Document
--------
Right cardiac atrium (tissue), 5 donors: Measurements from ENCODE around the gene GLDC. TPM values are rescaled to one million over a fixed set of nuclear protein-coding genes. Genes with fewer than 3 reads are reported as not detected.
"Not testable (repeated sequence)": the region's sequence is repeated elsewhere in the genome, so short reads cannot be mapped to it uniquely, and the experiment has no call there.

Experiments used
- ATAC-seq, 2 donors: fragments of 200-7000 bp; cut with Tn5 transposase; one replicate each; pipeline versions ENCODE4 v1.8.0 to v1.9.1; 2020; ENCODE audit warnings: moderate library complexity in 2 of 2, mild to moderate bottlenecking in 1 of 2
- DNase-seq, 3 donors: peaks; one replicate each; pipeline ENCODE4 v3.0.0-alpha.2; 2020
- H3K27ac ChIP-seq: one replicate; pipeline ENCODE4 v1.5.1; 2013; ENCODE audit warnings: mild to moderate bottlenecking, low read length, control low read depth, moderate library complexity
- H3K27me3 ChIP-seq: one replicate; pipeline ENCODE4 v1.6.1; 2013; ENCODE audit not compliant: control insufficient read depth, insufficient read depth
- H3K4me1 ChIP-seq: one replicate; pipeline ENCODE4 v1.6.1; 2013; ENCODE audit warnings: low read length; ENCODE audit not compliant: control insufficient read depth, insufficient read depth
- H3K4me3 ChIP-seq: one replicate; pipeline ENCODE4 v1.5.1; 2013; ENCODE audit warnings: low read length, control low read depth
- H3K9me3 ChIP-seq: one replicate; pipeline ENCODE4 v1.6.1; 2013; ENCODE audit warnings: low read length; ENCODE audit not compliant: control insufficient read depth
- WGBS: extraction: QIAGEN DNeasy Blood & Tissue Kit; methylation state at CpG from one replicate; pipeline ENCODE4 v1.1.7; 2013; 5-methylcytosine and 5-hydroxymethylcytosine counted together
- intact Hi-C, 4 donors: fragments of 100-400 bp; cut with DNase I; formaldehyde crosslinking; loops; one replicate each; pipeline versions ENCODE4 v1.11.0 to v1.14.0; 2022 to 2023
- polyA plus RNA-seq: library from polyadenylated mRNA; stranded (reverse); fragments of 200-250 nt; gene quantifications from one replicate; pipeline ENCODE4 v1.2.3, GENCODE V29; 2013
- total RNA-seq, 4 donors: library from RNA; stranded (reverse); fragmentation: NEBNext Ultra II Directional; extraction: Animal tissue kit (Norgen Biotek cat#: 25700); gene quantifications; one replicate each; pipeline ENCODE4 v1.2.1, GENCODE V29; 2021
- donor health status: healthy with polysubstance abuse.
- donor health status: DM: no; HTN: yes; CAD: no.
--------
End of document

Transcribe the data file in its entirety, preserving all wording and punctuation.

Right cardiac atrium (tissue), 5 donors: Measurements from ENCODE around the gene GLDC. TPM values are rescaled to one million over a fixed set of nuclear protein-coding genes. Genes with fewer than 3 reads are reported as not detected.
"Not testable (repeated sequence)": the region's sequence is repeated elsewhere in the genome, so short reads cannot be mapped to it uniquely, and the experiment has no call there.

Experiments used
- ATAC-seq, 2 donors: fragments of 200-7000 bp; cut with Tn5 transposase; one replicate each; pipeline versions ENCODE4 v1.8.0 to v1.9.1; 2020; ENCODE audit warnings: moderate library complexity in 2 of 2, mild to moderate bottlenecking in 1 of 2
- DNase-seq, 3 donors: peaks; one replicate each; pipeline ENCODE4 v3.0.0-alpha.2; 2020
- H3K27ac ChIP-seq: one replicate; pipeline ENCODE4 v1.5.1; 2013; ENCODE audit warnings: mild to moderate bottlenecking, low read length, control low read depth, moderate library complexity
- H3K27me3 ChIP-seq: one replicate; pipeline ENCODE4 v1.6.1; 2013; ENCODE audit not compliant: control insufficient read depth, insufficient read depth
- H3K4me1 ChIP-seq: one replicate; pipeline ENCODE4 v1.6.1; 2013; ENCODE audit warnings: low read length; ENCODE audit not compliant: control insufficient read depth, insufficient read depth
- H3K4me3 ChIP-seq: one replicate; pipeline ENCODE4 v1.5.1; 2013; ENCODE audit warnings: low read length, control low read depth
- H3K9me3 ChIP-seq: one replicate; pipeline ENCODE4 v1.6.1; 2013; ENCODE audit warnings: low read length; ENCODE audit not compliant: control insufficient read depth
- WGBS: extraction: QIAGEN DNeasy Blood & Tissue Kit; methylation state at CpG from one replicate; pipeline ENCODE4 v1.1.7; 2013; 5-methylcytosine and 5-hydroxymethylcytosine counted together
- intact Hi-C, 4 donors: fragments of 100-400 bp; cut with DNase I; formaldehyde crosslinking; loops; one replicate each; pipeline versions ENCODE4 v1.11.0 to v1.14.0; 2022 to 2023
- polyA plus RNA-seq: library from polyadenylated mRNA; stranded (reverse); fragments of 200-250 nt; gene quantifications from one replicate; pipeline ENCODE4 v1.2.3, GENCODE V29; 2013
- total RNA-seq, 4 donors: library from RNA; stranded (reverse); fragmentation: NEBNext Ultra II Directional; extraction: Animal tissue kit (Norgen Biotek cat#: 25700); gene quantifications; one replicate each; pipeline ENCODE4 v1.2.1, GENCODE V29; 2021
- donor health status: healthy with polysubstance abuse.
- donor health status: DM: no; HTN: yes; CAD: no.